Starting Early May Help Prevent Hip Fractures
Hip fractures can be common as you age. Fortunately, there are some things we can do to reduce risk for fractures. This is especially important because older adults can have life-threatening complications after surgery to treat a hip fracture, such as blood clots and heart arrhythmias.
What is a hip fracture?
A hip fracture is a break in the thigh bone of your hip joint. Your hip joint is a "ball and socket" joint, where your thigh bone meets your pelvic bone.
What causes a hip fracture?
A fall is the most common reason for a hip fracture. However, some people may unexpectedly get a hip fracture due to unforeseen circumstances such as a car accident or severe trauma. Hip fractures are more common in people over the age of 60 because our bones become thinner and weaker from calcium loss as we age.
What are the symptoms of a hip fracture?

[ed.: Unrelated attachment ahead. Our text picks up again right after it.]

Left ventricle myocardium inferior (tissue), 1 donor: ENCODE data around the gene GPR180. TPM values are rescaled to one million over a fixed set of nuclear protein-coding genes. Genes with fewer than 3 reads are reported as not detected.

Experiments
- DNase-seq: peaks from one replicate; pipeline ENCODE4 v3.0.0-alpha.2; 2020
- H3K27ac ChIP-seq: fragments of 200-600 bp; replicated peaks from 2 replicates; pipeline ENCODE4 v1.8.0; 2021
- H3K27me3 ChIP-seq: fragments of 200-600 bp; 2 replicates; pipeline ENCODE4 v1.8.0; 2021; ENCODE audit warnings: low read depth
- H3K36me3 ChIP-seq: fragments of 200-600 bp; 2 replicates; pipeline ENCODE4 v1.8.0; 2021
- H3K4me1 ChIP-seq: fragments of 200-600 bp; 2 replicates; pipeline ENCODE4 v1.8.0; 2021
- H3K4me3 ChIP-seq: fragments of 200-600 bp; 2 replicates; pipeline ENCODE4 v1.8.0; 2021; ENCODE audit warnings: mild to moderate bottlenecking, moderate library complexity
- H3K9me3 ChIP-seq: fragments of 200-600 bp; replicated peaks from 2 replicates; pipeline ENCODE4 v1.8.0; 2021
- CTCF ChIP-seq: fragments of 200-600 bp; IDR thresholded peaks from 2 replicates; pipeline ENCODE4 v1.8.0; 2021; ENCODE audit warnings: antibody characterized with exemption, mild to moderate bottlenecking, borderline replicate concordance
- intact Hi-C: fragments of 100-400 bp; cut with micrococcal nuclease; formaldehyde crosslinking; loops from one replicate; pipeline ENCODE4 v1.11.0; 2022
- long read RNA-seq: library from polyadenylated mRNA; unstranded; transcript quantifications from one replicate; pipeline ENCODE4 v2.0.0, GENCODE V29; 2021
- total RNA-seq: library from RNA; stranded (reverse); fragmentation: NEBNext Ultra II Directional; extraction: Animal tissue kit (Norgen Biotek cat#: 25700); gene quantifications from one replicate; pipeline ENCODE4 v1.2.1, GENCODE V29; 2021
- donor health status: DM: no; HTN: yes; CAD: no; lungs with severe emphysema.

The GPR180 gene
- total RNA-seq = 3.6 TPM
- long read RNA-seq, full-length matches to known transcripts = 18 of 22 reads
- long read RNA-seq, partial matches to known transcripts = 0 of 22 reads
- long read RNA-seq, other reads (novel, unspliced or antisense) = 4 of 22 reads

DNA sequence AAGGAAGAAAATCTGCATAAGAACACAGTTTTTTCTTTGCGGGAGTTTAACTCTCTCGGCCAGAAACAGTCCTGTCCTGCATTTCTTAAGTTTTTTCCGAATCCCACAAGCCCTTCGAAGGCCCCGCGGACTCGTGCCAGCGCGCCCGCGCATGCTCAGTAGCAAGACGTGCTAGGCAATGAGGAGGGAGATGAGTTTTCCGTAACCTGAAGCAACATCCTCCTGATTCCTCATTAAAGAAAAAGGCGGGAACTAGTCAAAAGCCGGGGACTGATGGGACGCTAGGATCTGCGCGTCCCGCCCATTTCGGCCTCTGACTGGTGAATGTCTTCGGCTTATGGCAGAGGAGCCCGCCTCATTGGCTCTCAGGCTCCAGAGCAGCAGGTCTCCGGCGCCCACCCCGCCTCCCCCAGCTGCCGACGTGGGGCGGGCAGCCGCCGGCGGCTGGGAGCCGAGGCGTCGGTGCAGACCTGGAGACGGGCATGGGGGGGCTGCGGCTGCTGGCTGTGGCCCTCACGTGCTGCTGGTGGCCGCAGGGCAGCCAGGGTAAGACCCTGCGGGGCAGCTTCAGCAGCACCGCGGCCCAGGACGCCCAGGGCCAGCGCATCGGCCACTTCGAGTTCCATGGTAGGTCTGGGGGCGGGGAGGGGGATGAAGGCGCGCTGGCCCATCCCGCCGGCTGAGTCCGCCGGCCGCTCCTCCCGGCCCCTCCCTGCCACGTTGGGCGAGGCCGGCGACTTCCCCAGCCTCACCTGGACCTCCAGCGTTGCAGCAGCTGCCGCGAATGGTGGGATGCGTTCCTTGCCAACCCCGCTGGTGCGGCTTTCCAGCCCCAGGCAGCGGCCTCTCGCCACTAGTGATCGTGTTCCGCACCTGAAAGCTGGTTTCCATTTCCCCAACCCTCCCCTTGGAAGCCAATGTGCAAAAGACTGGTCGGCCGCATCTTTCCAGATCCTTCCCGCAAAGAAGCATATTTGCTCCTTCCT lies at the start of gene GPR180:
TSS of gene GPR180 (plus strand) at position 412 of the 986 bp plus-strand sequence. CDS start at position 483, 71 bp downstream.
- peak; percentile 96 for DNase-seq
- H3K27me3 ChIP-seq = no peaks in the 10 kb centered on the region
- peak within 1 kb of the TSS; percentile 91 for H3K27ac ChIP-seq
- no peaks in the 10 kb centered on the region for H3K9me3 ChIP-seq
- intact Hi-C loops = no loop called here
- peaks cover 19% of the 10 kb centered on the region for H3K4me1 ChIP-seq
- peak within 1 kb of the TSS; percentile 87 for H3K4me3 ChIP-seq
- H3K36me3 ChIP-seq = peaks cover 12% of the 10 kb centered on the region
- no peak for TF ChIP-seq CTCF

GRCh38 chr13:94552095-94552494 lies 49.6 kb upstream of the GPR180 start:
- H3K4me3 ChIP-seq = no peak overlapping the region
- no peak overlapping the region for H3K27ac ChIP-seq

The following are the most common symptoms of a hip fracture:
- Hip pain
- Knee pain
- Lower back pain
- Inability to stand or walk
- Bruising and swelling
How is a hip fracture treated?
Hip fractures are generally treated with surgery. Your surgeon will determine the best procedure for you, based on your situation. The goal of treatment is to provide relief from pain and enable you to resume your normal activity level.
11 Preventive Measures
We can’t always tell what will happen, but making necessary adjustments to our lifestyle and how we react to our surroundings makes a difference. Other preventive measures include:
- Taking prescribed medication to prevent bone loss
- Have a diet rich in vitamin D and calcium, including milk, yogurt, sardines and broccoli
- Avoid smoking
- Keeping objects off the stairs and floors, such as electrical cords, to prevent falls
- Avoid using unsteady furniture or step ladders
- Keep floors and stairs clutter-free
- Remove throw rugs
- Use nonslip mats in the tub and on the bathroom floor
- Add grab bars in the tub or shower
- Improve lighting
- Wear well-fitting shoes
Seek Immediate Medical Attention for Hip Fractures
Don’t delay seeking medical help when you have an emergency. Go to the doctor right away if you think your hip may be broken.
American Association of Orthopedic Surgeons
John Hopkins Medicine